The article operates in this way. It does not operate directly on the property in question, since this might be open to objection as involving us in attempting an exercise of extra-territorial jurisdiction. Instead, it operates on persons who have a specified interest in the property and who are themselves unquestionably subject to our jurisdiction. Accordingly, it empowers the Secretary of State, where he considers that a transfer of the property in question carries a risk of the sort I have just described, to direct any person to whom the article applies to take or to refrain from taking such action in relation to the property as the directions may specify. Failure to comply with the directions is a criminal offence. Both the property and the persons coming within the scope of the article are defined in paragraph (2) as consisting of citizens of the United Kingdom and Colonies, British subjects without citizenship or British protected persons and all bodies incorporated under the law of the United Kingdom".

Articles 3 and 4 of the Order contain certain ancillary provisions. Article 3 inserts a new paragraph in Article 10 of the Order of 1966 dealing with procedure in prosecutions for contraventions of the new Article 8A. In such cases, if the prosecution prove, first, that directions have been given under that article in relation to that property and, secondly, that the ownership of that property has nevertheless been transferred, the burden of proving that the directions were in fact complied with will then pass to the person to whom they were given. In view of the fact that, by definition, the transactions in question concern property in other countries, I think your Lordships will agree that this is not an unreasonable provision, particularly since the question whether there has been compliance with the directions must, of its very nature, be a question peculiarly within the knowledge of the persons concerned.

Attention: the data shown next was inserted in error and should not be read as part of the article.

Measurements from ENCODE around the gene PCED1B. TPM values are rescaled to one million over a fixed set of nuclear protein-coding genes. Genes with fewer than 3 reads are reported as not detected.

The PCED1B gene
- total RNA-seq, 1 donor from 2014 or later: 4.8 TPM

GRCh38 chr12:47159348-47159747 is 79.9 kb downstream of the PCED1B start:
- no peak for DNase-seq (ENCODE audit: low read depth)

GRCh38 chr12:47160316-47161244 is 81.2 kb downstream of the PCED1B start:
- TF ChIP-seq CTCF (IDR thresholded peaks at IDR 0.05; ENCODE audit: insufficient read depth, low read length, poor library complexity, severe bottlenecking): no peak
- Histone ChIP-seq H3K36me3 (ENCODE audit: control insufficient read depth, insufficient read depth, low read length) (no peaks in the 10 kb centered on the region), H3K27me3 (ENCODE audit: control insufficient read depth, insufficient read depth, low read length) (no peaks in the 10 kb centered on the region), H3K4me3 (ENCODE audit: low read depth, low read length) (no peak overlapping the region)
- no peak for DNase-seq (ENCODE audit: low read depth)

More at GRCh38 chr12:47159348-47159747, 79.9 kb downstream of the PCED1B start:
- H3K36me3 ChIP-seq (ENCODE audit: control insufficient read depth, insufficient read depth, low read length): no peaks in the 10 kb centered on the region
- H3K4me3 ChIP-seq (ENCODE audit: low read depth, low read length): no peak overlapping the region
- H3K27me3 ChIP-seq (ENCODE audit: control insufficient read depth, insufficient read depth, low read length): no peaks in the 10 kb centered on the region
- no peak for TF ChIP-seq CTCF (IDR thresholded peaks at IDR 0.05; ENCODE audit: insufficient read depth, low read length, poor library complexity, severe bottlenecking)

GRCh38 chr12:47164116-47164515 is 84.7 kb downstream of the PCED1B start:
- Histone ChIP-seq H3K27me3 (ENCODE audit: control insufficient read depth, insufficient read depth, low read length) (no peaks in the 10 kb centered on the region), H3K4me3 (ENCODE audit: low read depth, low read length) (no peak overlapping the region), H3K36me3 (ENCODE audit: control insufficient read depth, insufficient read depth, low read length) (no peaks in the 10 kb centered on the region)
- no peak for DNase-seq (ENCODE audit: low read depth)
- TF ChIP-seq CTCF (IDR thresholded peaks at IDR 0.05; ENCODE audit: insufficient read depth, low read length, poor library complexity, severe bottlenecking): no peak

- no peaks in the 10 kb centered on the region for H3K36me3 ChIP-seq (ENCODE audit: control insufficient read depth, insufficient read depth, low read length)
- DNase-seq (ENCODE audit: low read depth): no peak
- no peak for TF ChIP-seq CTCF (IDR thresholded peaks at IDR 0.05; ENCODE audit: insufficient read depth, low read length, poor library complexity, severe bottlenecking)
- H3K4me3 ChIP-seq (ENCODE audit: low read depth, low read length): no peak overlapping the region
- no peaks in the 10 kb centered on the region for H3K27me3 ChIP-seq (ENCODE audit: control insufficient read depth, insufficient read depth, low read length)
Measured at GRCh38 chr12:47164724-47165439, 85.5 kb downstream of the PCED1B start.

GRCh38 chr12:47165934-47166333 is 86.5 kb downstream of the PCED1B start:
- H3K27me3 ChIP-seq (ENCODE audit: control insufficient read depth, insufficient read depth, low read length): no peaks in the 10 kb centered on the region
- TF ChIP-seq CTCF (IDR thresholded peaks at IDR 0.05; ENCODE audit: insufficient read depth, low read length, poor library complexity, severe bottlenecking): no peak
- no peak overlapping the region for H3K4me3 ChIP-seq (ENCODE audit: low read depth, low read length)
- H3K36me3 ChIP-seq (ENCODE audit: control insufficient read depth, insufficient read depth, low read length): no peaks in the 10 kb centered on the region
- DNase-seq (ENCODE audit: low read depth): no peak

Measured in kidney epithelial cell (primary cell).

Article 4 merely makes the necessary adaptations to Articles 9, 10(5) and 11(1) of the Order of 1966, and to Schedule 3 to that Order, so that where they have to be invoked for the purposes of the new Article 8A the powers which they confer in ordinary cases on the Treasury is exercisable instead by a Secretary of State. Articles 9 and 11(1) of the Order of 1966 and Schedule 3 to that Order deal with the obtaining of evidence and information relating to the evasion or contravention of the Order and Article 10(5) limits the power to institute or authorise prosecutions so as to ensure that prosecutions are not brought lightly or vexatiously.

My Lords, let me now turn to the particular case which I have already mentioned and which helped to bring us to the conclusion that this new Order was necessary. This is the case of the oil pipe-line which runs from Beira in Mozambique to the oil refinery at Feruka in Rhodesia. The background to the ownership of this pipe-line and the right to operate it is somewhat complicated. The actual ownership of the pipe-line itself is vested in a Mozambique company, C.P.M.R., in which approximately 40 per cent. of the shares are owned by Portuguese nationals and approximately 60 per cent. are owned by the United Kingdom company Lonrho Limited. Lonrho have a number of directors on the board of C.P.M.R., but, owing to the requirements of local law, the Portuguese directors are in a majority.

There are two relevant concessions relating to this pipe-line. The one relating to Portuguese territory was granted by the Mozambique Government to C.P.M.R., and the one relating to Rhodesian territory was granted by the Government of Rhodesia to Lonrho. Each concession provides that it cannot be assigned or disposed of without the consent of the Government concerned.